If you ask my mother what her favorite color is, the answer is always, "Sparkles!" Yes, my mom's favorite color is sparkles. "Hey Robert, but that's not a color." You shut your mouth and let her have this! ... Anyway, the reason I bring up my mom and also sparkles is because that's exactly what my new image features. Well, those things, a flower, and some red fabric, but most importantly ... sparkles.
First, let's get the tedious part of the process out of the way. For the most part, I hand paint each little particle so they fall exactly where I want them to go. I use Photoshop's default brush with zero percent hardness and click around constantly tapping the bracket buttons (right next to the "P" key - they are quick commands for enlarging and shrinking your brush size). I try to make sure there's a somewhat natural flow to them and not to have all of them too perfectly spaced out. There is definitely an art to particle placement.
For this image I wanted it to appear as though the particles were slowly emanating from the flower. I started by clicking a few slightly larger particles very close to the petals. Then while gradually zig-zagging away from the flower in little lines I painted in more particles, continually shrinking my brush as I went. This way, the farther from the flower the smaller the particles; it makes it look as though they are dissipating.
After I'm happy with a once-over of spazzy-sparkle-hand-painting, I like to take the layer of all the particles, duplicate it, shrink it down, rotate it, and place it elsewhere. This is a great way to quickly and drastically increase the number of particles, and it also gives you some super tiny very detailed clusters. A fine mist of magic, if you will. I'll duplicate this layer a few more times flipping and rotating it a bit each time, and place the layers right around the object I want the particles to be flowing from. Having a higher concentration of particles right around the flower makes it appear as though they are getting more spread out the further they get from the flower, lending to the illusion that the particles are wafting off of the flower.
Often times (as I did while editing my mom's pic) after I'm happy with the particles, I will merge all those layers, duplicate this newly melded layer, and this time I stretch the particle layer to be much larger, blur the layer a little, and turn the opacity down to my liking. Again, this is a super quick easy way to make a TON more particles without having to actually hand paint in each one, and the larger, blurrier, more opaque particles add another nice layer of dimension and depth to the overall particle effect.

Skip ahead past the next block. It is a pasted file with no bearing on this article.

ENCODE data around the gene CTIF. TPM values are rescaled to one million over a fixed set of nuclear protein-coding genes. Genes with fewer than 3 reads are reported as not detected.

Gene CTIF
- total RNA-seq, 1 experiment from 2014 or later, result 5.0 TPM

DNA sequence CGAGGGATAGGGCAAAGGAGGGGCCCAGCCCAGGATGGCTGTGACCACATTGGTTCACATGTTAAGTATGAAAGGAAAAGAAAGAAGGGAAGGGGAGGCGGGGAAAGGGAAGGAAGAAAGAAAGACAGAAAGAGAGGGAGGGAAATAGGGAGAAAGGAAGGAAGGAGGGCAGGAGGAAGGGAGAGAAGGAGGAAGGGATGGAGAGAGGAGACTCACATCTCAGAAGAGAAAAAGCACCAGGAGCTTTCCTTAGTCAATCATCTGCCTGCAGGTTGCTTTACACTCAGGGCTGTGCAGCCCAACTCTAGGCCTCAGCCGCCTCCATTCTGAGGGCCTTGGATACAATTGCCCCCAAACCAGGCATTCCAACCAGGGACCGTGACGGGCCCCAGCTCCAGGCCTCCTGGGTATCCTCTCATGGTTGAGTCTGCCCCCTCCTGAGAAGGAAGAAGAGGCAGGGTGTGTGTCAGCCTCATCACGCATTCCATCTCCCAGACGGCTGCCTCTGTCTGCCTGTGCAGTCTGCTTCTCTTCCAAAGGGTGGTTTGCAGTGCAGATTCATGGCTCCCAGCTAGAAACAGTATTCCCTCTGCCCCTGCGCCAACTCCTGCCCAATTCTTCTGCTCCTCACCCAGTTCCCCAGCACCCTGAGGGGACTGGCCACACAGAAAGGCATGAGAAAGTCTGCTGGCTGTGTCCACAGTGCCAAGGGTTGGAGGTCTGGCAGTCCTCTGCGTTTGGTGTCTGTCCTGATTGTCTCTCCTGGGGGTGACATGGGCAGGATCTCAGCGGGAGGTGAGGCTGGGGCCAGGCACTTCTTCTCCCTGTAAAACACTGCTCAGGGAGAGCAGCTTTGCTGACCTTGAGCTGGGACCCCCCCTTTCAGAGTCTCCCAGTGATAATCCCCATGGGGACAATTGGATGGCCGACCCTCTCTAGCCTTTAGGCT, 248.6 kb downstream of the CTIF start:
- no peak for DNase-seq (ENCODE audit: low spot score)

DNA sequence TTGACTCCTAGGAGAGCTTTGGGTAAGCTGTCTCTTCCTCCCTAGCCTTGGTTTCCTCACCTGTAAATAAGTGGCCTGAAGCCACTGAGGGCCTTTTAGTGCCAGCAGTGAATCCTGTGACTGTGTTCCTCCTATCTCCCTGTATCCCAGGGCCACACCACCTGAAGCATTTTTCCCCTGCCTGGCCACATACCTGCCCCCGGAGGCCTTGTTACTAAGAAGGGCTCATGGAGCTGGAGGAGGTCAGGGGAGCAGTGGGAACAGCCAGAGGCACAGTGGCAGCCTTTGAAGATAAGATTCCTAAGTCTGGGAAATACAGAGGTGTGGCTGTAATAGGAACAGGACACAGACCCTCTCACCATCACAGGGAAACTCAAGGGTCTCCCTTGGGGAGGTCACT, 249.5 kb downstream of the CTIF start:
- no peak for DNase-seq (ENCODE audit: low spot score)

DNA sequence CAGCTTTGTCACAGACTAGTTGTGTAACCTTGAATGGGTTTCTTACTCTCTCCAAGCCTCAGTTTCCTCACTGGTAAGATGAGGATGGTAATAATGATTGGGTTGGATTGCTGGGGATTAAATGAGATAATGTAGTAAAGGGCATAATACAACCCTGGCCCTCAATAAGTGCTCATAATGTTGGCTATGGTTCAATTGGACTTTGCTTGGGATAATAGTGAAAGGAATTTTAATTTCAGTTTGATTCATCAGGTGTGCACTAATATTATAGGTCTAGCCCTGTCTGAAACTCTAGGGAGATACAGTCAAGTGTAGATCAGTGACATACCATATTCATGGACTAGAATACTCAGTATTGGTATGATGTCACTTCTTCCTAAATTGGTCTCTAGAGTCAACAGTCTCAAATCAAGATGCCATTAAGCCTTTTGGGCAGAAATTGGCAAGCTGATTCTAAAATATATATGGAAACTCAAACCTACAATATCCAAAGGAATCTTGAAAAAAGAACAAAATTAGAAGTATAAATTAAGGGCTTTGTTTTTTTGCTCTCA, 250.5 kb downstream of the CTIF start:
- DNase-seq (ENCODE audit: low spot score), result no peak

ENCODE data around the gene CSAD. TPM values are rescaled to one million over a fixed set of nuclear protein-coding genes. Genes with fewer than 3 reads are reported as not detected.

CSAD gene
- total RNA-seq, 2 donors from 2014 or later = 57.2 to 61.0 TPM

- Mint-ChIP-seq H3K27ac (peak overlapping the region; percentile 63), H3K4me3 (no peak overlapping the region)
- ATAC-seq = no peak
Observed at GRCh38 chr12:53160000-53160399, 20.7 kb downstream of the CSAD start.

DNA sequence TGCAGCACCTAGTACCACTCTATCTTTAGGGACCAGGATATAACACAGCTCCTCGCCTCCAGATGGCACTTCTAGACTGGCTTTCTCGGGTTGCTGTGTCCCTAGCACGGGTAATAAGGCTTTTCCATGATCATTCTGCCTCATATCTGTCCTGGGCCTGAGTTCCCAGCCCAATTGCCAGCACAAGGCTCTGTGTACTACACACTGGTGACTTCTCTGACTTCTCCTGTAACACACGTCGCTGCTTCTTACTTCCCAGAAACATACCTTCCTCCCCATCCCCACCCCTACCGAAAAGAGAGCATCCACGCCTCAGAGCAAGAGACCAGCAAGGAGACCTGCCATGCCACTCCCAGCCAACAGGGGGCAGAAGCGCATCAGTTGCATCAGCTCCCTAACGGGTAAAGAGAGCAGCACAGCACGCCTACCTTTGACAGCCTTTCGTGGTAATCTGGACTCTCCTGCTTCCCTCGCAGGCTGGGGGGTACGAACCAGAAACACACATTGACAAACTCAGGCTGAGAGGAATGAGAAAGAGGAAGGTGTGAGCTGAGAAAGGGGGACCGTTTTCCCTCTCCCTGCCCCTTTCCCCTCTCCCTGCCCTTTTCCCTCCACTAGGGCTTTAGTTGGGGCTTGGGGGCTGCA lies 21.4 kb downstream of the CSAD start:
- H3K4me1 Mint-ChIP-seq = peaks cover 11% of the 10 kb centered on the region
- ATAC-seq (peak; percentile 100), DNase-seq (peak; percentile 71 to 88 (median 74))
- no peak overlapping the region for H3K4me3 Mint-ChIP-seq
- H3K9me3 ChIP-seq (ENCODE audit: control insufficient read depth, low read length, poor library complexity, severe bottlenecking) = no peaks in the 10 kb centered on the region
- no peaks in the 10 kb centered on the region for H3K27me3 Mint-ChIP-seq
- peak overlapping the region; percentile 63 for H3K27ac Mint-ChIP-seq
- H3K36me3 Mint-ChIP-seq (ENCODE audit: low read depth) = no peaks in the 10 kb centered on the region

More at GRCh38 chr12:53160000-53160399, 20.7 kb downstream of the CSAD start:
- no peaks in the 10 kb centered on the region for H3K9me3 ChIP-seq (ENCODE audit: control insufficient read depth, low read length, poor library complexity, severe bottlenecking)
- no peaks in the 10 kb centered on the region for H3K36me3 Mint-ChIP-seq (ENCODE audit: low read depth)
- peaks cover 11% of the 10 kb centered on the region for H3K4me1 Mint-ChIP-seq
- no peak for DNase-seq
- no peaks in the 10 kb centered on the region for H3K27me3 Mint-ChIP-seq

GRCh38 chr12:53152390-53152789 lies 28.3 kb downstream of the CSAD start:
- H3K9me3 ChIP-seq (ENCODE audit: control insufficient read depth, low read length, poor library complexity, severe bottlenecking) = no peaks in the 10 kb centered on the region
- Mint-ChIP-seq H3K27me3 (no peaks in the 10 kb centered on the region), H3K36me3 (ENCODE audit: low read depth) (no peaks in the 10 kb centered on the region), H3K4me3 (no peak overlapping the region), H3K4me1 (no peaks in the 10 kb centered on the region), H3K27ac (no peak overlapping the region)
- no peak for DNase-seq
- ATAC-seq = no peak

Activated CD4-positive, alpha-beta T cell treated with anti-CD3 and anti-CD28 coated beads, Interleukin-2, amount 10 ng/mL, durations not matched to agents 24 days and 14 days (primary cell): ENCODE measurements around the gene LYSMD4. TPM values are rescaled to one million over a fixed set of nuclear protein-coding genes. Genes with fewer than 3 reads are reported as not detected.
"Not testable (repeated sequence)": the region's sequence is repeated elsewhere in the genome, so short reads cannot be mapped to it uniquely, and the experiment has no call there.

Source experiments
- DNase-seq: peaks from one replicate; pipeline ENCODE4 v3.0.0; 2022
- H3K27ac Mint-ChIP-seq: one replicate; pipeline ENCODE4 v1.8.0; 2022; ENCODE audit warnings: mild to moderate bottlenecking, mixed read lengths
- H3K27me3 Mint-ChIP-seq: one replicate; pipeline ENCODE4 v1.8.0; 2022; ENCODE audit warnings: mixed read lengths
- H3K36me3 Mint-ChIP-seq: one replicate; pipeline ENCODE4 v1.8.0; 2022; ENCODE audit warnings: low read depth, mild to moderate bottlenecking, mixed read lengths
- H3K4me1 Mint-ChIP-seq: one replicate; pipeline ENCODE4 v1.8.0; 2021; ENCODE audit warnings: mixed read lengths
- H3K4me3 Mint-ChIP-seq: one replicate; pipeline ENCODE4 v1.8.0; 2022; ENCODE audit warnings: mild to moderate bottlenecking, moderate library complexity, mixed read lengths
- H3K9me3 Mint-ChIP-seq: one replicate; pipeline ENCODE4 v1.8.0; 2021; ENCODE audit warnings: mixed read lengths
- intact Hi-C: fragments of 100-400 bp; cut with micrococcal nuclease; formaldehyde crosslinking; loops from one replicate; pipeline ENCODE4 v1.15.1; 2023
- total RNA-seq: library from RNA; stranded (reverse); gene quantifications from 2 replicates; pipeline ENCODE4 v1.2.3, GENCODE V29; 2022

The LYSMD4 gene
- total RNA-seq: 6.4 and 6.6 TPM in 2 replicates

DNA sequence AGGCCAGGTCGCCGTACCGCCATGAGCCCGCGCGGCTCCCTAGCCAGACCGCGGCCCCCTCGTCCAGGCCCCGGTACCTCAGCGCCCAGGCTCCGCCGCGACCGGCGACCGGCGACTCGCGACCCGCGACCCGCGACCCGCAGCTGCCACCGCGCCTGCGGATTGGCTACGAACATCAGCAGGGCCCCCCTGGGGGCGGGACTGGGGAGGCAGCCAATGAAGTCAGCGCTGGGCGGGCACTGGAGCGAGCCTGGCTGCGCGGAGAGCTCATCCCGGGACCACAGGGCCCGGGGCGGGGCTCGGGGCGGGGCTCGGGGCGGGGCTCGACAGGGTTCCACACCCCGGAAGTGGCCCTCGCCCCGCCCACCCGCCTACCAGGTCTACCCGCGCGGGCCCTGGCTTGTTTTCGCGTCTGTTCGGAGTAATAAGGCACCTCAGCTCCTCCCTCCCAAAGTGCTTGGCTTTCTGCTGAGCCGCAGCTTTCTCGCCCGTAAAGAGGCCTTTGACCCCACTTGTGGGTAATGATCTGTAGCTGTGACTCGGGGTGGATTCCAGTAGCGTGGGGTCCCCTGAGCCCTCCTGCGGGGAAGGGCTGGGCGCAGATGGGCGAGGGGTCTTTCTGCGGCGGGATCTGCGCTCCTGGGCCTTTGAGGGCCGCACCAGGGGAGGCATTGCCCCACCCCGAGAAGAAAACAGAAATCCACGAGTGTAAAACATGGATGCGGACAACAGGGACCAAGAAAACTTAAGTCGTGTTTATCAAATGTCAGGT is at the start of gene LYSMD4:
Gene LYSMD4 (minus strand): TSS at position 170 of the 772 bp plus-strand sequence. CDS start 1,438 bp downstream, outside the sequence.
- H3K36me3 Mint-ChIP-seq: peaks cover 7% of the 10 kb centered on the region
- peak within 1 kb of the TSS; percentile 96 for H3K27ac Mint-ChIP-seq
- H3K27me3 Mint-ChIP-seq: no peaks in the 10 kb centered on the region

In addition to all the hand painted/duplicated sparkles, I'm kind of completely obsessed with this set of "Magic Brushes" from the RAWexchange Store. They seriously are like my favorite brush set ever and I always look forward to the later part of my edits when I find it's time to crack them out and see which ones are going to add just the right amount of magic to my image. I used some of the bokeh scattering brushes on this images and they added some more variation and detail to my sparkly particle-clustered flower.
While editing this image, I actually came up with what I've decided is a totally brilliant trick that I'll most definitely be employing in the future. I duplicated my layer of particles and then applied a slight motion blur filter to it so each particle was stretching out to either side a little. Then I went back to my original particle layer again, made another copy, and applied the motion blur but this time in the opposite direction so it would essentially make a "X" of light coming off of the particle. I did this two more times making a smaller "X" in between the larger one so I ended up with a tiny starburst on each individual particle. I decided to mask it away from some larger particles, and turned the opacity down, but I really like the sparkly look it added to the particles.
Ok before I go, I just want to take a second to congratulate my mother on being a total and utter badass. In case you haven't added this up by now, I did in fact take the flower photo underwater. Modeling beneath the surface is NOT as easy as you may think ... in fact it's not easy at all haha! However, my mother was a total natural at it immediately and she hates having her picture taken even when she can breathe! So a huge round of applause for my lovely, warm, wonderful, and talented mother. <3